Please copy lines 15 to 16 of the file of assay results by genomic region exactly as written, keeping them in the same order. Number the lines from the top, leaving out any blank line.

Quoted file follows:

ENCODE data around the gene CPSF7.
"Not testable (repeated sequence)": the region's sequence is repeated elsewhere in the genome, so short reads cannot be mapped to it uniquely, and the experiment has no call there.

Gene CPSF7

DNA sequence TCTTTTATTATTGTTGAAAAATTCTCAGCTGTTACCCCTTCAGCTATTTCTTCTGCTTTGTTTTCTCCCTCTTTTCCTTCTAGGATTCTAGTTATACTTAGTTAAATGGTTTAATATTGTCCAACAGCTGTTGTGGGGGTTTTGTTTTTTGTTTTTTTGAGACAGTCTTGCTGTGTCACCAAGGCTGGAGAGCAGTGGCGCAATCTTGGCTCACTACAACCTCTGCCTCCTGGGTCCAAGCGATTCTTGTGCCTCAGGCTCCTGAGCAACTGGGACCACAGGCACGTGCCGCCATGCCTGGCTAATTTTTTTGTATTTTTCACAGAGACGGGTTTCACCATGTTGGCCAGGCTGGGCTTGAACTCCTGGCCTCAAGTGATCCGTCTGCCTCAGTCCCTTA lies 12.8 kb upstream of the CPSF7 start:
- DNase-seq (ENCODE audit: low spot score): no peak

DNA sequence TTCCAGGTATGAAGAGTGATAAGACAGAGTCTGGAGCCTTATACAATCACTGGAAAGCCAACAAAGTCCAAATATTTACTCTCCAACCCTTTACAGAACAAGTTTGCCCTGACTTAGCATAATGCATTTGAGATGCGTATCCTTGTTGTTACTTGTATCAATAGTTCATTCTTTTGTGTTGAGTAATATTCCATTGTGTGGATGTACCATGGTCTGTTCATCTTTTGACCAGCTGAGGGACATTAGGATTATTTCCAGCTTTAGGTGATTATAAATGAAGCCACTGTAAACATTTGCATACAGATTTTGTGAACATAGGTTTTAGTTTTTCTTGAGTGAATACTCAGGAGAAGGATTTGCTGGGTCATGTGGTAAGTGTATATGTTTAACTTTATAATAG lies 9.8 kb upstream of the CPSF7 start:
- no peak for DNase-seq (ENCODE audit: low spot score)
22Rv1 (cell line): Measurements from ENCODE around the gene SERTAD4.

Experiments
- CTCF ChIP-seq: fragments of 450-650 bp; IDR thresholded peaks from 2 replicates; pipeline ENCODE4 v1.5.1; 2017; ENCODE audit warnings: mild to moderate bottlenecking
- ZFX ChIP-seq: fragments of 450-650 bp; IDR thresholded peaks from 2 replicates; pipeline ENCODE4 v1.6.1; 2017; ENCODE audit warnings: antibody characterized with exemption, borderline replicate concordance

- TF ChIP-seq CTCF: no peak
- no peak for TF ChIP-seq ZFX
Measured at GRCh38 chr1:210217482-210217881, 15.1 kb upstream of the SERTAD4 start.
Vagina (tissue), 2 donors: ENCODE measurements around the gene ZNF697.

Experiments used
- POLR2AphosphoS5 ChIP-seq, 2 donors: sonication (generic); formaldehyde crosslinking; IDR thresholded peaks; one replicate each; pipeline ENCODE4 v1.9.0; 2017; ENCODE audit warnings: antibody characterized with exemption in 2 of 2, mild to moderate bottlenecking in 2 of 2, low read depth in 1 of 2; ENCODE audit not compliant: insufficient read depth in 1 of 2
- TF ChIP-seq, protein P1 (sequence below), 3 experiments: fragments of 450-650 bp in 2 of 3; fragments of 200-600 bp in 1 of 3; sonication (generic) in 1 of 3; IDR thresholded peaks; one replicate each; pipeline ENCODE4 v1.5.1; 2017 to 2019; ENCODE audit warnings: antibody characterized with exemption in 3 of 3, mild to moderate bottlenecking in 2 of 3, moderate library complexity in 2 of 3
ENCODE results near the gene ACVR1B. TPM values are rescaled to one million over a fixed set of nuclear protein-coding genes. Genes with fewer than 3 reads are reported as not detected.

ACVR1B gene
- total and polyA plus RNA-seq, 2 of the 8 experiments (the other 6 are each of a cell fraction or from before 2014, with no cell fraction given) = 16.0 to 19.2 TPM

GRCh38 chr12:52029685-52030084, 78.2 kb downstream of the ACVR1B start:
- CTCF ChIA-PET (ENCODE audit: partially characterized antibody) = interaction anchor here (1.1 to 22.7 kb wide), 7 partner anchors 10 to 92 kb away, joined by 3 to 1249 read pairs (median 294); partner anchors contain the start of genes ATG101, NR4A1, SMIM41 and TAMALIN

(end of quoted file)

Vagina (tissue), 2 donors: ENCODE measurements around the gene ZNF697.

Experiments used